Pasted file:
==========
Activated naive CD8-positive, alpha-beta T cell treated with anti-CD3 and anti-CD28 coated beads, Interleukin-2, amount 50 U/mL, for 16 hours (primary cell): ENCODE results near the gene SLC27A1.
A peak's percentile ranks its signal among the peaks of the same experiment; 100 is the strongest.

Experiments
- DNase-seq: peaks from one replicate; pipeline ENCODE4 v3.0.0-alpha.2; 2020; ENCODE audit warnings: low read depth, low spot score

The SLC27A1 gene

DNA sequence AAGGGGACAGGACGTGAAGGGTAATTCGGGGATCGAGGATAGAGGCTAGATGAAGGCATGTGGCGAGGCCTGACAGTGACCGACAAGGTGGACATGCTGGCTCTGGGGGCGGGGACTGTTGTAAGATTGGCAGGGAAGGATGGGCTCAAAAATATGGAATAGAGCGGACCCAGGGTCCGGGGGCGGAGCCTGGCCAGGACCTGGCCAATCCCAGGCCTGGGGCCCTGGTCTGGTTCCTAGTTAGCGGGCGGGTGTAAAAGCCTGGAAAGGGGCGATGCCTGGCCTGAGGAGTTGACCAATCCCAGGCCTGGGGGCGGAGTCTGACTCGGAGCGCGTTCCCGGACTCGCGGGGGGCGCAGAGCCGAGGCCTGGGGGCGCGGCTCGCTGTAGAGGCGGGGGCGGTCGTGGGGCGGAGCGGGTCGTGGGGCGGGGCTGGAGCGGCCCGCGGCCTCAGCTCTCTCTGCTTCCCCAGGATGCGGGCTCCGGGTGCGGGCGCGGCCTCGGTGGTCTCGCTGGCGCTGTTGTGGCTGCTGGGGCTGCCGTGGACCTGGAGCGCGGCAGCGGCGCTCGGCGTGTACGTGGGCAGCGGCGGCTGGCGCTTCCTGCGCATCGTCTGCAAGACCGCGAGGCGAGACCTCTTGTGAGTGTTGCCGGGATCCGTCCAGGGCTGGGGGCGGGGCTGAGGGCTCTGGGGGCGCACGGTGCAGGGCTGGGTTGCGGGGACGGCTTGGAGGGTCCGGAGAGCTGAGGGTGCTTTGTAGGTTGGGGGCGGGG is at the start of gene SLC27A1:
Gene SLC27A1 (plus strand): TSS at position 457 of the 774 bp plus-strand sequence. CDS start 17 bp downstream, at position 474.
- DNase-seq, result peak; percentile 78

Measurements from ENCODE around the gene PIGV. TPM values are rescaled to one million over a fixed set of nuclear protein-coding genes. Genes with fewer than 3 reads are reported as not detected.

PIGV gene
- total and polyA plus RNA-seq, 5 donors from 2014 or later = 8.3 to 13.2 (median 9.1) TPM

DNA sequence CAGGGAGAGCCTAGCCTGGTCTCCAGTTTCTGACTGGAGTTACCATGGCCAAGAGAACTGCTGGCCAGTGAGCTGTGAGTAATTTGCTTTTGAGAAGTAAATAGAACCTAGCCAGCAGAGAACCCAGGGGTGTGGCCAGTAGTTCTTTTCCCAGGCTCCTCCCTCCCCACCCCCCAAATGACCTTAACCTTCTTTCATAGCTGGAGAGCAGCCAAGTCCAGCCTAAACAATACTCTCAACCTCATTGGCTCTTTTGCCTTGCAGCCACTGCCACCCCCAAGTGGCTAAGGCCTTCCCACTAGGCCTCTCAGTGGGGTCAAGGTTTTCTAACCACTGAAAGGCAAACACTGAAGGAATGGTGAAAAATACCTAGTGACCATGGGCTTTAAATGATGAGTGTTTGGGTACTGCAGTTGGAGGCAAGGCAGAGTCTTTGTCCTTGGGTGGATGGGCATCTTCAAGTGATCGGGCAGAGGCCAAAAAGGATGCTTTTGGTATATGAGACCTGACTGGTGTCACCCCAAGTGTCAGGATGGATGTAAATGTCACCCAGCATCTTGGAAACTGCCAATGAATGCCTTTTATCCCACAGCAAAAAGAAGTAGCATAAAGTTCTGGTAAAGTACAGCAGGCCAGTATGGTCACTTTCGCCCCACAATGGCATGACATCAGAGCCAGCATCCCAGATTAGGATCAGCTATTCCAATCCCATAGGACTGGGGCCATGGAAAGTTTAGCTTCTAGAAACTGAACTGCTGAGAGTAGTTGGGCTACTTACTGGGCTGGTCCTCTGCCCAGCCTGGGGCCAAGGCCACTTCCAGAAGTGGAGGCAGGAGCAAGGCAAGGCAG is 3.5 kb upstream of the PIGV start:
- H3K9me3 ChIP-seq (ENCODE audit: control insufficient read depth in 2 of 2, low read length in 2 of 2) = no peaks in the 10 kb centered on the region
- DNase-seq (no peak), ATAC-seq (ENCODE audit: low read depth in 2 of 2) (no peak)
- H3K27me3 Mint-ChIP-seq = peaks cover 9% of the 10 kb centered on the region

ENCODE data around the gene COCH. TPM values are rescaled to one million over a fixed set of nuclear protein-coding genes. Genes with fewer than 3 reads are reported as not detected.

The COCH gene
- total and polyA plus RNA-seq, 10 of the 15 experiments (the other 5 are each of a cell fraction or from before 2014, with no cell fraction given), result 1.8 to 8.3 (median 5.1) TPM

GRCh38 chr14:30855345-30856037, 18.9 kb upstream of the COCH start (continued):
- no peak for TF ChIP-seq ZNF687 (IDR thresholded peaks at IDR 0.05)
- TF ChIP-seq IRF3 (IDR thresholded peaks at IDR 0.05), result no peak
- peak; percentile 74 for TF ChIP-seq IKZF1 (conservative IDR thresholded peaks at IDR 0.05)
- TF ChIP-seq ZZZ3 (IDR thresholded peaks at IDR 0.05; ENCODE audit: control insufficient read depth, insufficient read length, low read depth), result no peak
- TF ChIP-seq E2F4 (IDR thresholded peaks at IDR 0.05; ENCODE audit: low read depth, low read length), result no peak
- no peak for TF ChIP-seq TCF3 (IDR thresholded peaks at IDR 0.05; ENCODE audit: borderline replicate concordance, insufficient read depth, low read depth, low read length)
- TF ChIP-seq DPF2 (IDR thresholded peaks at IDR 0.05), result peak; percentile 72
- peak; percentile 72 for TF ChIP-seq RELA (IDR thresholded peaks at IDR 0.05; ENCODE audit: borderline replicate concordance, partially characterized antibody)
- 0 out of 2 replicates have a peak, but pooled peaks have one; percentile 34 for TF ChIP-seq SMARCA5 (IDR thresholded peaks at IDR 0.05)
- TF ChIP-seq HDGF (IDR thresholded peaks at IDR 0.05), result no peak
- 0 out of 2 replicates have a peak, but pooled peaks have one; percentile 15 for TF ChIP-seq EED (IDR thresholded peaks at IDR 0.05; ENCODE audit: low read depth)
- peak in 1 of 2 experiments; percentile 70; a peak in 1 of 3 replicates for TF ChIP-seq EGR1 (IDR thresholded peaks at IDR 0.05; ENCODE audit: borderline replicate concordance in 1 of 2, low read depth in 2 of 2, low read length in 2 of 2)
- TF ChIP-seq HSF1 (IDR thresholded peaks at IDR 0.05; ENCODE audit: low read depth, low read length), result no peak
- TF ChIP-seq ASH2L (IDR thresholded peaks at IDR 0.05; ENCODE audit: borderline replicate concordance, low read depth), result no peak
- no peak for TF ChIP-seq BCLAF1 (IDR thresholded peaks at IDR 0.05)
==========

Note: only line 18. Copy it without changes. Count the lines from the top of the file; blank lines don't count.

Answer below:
- total and polyA plus RNA-seq, 10 of the 15 experiments (the other 5 are each of a cell fraction or from before 2014, with no cell fraction given), result 1.8 to 8.3 (median 5.1) TPM